Ash loggers race against time before beetles get them all
WALTON, N.Y. (AP) — Loggers in snowy forests are cutting down ash like there’s no tomorrow, seeking to stay one step ahead of a fast-spreading beetle killing the tree in dozens of states.
The emerald ash borer has been chewing its way through trees from Maine to Colorado for about two decades, devastating a species prized for yielding a light-grained hardwood attractive enough for furniture and resilient enough for baseball bats. Many hard-hit areas are east of the Mississippi River and north of the Mason-Dixon Line. Some fear areas in the invasion zone like upstate New York might have only five to seven years of ash logging left.
“Emerald ash borer is probably the most thorough killing machine that we’ve come across in my career over the last 35 years,” said Tom Gerow, general manager for The Wagner Companies, which specializes in furniture-grade lumber.
Wagner is sawing ash at its mills at about double the rate they used to. And out in the woods, there’s often no reason to follow the common practice of leaving trees behind to regenerate the forest.
“When we’re harvesting a stand that has ash in it and you know it’s imminent that the ash borer is going to be there, we tend to cut all of the ash,” Gerow said.
The beetle was first discovered stateside in 2002 in Michigan and has since destroyed tens of millions of ash trees in more than 30 states. It might have unwittingly been bought over from Asia in shipping pallets. No one knows for sure. But it’s clear that the emerald ash borer kills almost every tree it attacks, from thick-canopied suburban shade trees to tall pockets of ash in the woods.
Females lay eggs on ash bark and larval beetles bore looping tunnels just beneath, cutting the flow of trees’ nutrients and water. At the Wagner mill in Owego, New York, squiggly scars from a larval tunnel were partially exposed on a stacked log where the bark came off. The wood inside is still good for lumber, but the markings show the tree was on borrowed time.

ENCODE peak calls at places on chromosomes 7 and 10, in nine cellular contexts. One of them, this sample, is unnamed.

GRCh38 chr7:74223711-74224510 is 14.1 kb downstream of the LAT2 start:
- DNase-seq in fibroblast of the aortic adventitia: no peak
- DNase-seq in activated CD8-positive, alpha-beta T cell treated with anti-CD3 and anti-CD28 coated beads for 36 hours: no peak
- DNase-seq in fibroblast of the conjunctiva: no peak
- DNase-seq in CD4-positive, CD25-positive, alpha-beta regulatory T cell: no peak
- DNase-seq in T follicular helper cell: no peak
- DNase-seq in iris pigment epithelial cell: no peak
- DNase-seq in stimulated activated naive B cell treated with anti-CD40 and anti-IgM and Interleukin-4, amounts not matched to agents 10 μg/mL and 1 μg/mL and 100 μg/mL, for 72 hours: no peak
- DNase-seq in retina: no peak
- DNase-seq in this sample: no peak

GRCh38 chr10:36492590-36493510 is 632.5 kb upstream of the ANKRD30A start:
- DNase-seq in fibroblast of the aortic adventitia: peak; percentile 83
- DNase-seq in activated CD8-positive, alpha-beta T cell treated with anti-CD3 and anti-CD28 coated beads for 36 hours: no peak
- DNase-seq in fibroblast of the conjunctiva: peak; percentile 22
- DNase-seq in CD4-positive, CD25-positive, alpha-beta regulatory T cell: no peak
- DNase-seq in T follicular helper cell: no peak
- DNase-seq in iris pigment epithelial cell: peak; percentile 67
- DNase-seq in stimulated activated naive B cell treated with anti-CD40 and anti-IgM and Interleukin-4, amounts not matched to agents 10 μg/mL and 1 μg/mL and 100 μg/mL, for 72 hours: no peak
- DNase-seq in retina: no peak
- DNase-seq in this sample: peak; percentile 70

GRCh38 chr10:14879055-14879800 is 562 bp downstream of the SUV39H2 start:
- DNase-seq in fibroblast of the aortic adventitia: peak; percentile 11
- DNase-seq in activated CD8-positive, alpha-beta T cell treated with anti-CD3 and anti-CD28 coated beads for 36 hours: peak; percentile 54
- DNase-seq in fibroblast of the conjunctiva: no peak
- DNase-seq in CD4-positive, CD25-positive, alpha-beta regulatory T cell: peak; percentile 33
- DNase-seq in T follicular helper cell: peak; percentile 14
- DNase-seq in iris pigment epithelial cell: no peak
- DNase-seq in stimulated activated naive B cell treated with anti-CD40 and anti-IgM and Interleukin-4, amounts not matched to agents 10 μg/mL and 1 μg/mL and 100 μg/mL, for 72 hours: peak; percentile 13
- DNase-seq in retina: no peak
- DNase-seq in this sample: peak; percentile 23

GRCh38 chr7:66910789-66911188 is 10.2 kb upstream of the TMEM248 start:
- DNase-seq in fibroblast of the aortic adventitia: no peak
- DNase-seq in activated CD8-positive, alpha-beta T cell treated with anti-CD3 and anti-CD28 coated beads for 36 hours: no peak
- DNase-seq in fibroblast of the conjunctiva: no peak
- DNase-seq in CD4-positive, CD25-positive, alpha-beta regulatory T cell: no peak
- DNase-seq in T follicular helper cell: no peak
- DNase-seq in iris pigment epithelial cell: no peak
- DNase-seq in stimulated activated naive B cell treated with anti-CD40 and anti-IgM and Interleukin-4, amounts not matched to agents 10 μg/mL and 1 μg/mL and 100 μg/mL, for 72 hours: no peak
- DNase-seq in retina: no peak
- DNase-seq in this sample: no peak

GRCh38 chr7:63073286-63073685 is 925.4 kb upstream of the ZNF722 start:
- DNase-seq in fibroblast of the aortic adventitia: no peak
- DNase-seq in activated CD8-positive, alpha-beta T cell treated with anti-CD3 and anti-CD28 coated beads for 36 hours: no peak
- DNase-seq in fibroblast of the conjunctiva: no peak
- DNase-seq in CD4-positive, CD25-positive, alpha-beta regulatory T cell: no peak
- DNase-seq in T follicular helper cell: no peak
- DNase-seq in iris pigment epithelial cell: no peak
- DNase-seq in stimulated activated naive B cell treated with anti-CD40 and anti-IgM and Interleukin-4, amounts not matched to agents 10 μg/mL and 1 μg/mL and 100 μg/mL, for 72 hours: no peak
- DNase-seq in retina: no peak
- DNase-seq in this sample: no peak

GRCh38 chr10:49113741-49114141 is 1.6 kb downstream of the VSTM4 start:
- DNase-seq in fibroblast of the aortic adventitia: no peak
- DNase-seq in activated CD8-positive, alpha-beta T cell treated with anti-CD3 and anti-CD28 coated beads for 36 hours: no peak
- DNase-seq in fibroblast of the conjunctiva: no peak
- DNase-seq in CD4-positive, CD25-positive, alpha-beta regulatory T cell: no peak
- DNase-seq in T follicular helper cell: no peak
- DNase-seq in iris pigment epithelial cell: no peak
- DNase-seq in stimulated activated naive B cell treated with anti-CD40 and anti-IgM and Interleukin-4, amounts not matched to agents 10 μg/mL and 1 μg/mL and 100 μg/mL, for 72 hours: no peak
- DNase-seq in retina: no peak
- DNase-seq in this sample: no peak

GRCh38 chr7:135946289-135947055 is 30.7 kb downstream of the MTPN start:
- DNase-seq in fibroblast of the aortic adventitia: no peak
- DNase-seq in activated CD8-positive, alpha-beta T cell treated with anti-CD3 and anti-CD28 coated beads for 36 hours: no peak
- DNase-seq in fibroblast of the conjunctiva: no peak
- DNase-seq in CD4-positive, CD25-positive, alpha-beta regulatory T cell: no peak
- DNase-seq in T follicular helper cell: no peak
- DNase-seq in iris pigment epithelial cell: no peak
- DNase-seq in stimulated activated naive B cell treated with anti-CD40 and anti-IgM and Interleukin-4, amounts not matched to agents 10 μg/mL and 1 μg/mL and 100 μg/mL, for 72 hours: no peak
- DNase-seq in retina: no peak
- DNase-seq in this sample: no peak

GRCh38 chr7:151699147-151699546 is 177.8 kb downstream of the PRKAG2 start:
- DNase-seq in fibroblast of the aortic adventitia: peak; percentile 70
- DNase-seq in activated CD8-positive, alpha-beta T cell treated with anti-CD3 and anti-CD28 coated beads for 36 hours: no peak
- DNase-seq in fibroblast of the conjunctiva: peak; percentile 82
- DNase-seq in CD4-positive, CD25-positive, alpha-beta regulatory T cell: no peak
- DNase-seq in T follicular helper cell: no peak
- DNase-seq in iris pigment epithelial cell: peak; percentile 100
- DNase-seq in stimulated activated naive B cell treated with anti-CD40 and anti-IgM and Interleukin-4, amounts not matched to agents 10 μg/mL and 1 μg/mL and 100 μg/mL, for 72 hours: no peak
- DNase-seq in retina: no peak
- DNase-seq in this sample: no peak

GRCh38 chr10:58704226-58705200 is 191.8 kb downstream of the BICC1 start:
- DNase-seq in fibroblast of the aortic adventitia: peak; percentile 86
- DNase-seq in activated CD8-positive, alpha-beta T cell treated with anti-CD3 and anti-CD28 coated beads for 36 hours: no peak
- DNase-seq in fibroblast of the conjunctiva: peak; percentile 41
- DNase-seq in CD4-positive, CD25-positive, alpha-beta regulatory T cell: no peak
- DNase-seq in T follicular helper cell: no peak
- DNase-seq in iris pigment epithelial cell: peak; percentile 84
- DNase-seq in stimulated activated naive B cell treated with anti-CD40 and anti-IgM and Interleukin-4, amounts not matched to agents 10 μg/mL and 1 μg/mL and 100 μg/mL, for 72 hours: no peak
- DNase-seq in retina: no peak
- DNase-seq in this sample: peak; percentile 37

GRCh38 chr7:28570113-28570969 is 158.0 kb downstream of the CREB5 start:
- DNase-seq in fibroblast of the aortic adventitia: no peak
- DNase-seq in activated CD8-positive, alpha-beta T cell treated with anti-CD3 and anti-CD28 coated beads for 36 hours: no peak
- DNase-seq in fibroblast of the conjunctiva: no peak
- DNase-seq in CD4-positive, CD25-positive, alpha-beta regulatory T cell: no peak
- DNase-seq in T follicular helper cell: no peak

Winter is a prime time for logging. The frozen ground and leaf-free trees can make it easier to get to and drag out the logs.
Ash trees being cut down by a crew recently on a snowy hillside in Walton, west of the Catskill Mountains, still looked good. The thick trees shot straight up for dozens of feet before branching out. One freshly felled tree almost knee-high in diameter revealed a roughly 80-ring cross section that looked blonde and healthy.
Still, an ash tree usually takes several years to show obvious signs of deterioration. And Wagner head forester Eric LaClair noted that the emerald ash borer has already hit trees to the south and east.
“Realistically, when you look at this stand here, it could be here,” LaClair said, looking at the towering trees. “We’re just not seeing evidence of it.”
Farther south, the situation is dire. In Maryland, hardwood exporter Mark Lipschitz said he can barely source ash anymore from the southern part of Pennsylvania and Maryland.
“I have a standing order with my sawmill guys,” said Lipschitz, owner of Nina Co. “I just tell them: I will take every stick of ash that you can supply.”
The decline has coincided with reduced demand for ash baseball bats as more sluggers are swinging with maple. But the beetle has been doing its work even as ash wood has caught on in China, which takes in more exported U.S. ash than any other country, according to the American Hardwood Export Council. Ash exports to China slowed last year amid trade tensions and higher tariffs, though the United States and China are working to reconcile their trade differences.
In contrast, there are no signs that the emerald ash borer will stop spreading anytime soon, with even states in the Northwest on guard.
Some see ash following the fate of the American chestnut, a once-prolific tree that was decimated by blight more than a century ago.
George Robinson, a University at Albany biology professor and a member of the state Invasive Species Advisory Committee, doesn’t think the ash will be entirely wiped out. But they’ll be greatly reduced.
“The hope,” he said, “is by collecting seeds and some specimens there will be a future for the ash.”